American Chemical Society joins U.S. National Academy of Sciences

With a $500,000 donation, the American Chemical Society (ACS) has joined the U.S. National Academy of Sciences (NAS) in an effort to help researchers who are being forced to flee Ukraine because of Russia’s invasion. The donation will support the NAS’ Scientists and Engineers in Exile or Displaced (SEED) program, which is working to help scientists and engineers relocate and continue their work in Poland and other neighboring countries.

Under agreements with the Ukrainian and Polish academies of sciences, NAS support for researchers and their families includes providing the displaced researchers with grants and placements in appropriate research institutions for up to six months. The funding from ACS will be prioritized to assist Ukrainian chemical scientists to the extent possible.

Millions of Ukrainians have fled their country since the start of the war, including an estimated 20,000 researchers. With many male family members still in Ukraine, the NAS effort is initially supporting primarily female scientists, but this may change as the situation evolves. Although Poland has been the principal destination for refugee scientists, many are also fleeing to Estonia, Lithuania and elsewhere. The NAS plans to help expand the program to include partnerships with other science academies.

In addition to providing immediate assistance to these researchers and their families, the SEED program aims to ensure that Ukrainian science will be better positioned to be restored after the war ends. Keeping the affected researchers engaged in their work and connected to the international science community allows the world to continue to benefit from their ideas and discoveries.

“As our thoughts go out to all those impacted by this war, we appreciate the need to assist the scientists being displaced so that they can continue their work and their careers,” says Paul W. Jagodzinski, Ph.D., chair of the ACS Board of Directors. “Through NAS, we are proud to provide support for these skilled and talented people.”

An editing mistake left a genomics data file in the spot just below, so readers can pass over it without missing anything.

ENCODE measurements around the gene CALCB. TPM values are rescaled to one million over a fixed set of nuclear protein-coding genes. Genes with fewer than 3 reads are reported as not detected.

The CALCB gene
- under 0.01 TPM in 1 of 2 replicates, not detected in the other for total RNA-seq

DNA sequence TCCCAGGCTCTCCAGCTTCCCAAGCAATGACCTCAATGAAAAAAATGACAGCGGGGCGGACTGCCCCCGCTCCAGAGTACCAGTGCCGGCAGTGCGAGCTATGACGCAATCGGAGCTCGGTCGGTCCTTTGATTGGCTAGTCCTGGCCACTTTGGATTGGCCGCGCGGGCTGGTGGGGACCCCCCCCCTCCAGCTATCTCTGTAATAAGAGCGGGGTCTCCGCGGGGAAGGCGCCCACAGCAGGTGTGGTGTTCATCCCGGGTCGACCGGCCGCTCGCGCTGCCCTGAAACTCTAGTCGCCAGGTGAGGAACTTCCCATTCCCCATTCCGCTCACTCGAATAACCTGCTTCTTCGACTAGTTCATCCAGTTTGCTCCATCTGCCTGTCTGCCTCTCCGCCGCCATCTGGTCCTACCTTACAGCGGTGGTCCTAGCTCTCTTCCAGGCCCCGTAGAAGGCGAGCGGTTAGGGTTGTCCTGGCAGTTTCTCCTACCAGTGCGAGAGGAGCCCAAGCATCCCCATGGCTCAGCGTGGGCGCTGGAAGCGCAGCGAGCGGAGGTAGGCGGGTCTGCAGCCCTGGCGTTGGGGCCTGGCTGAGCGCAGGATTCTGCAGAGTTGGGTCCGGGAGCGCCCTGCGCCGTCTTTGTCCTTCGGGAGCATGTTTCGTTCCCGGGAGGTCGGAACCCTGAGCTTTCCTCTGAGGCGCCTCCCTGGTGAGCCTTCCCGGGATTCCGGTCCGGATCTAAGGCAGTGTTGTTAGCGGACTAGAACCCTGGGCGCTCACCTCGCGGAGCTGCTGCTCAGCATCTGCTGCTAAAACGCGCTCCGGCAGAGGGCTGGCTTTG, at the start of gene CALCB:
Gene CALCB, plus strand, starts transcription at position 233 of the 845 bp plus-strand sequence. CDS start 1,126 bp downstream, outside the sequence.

“The world very much needs the contributions of these displaced researchers, and eventually, their work will also be essential to one day help rebuild Ukraine,” says NAS President Marcia McNutt, Ph.D. “We are thankful that the American Chemical Society is partnering with us in this important effort to provide safety, dignity and opportunities for international research collaboration for our Ukrainian colleagues, without triggering a brain drain from Eastern Europe.”

Recognizing that years of specialized training could be at risk for refugees and displaced individuals, the SEED program was established in 2021 to provide bridge opportunities that enable scientists and engineers to remain connected to the global scientific enterprise. The program initially focused on helping Afghan scholars fleeing the Taliban, successfully placing them in academic appointments at the University of Rwanda.

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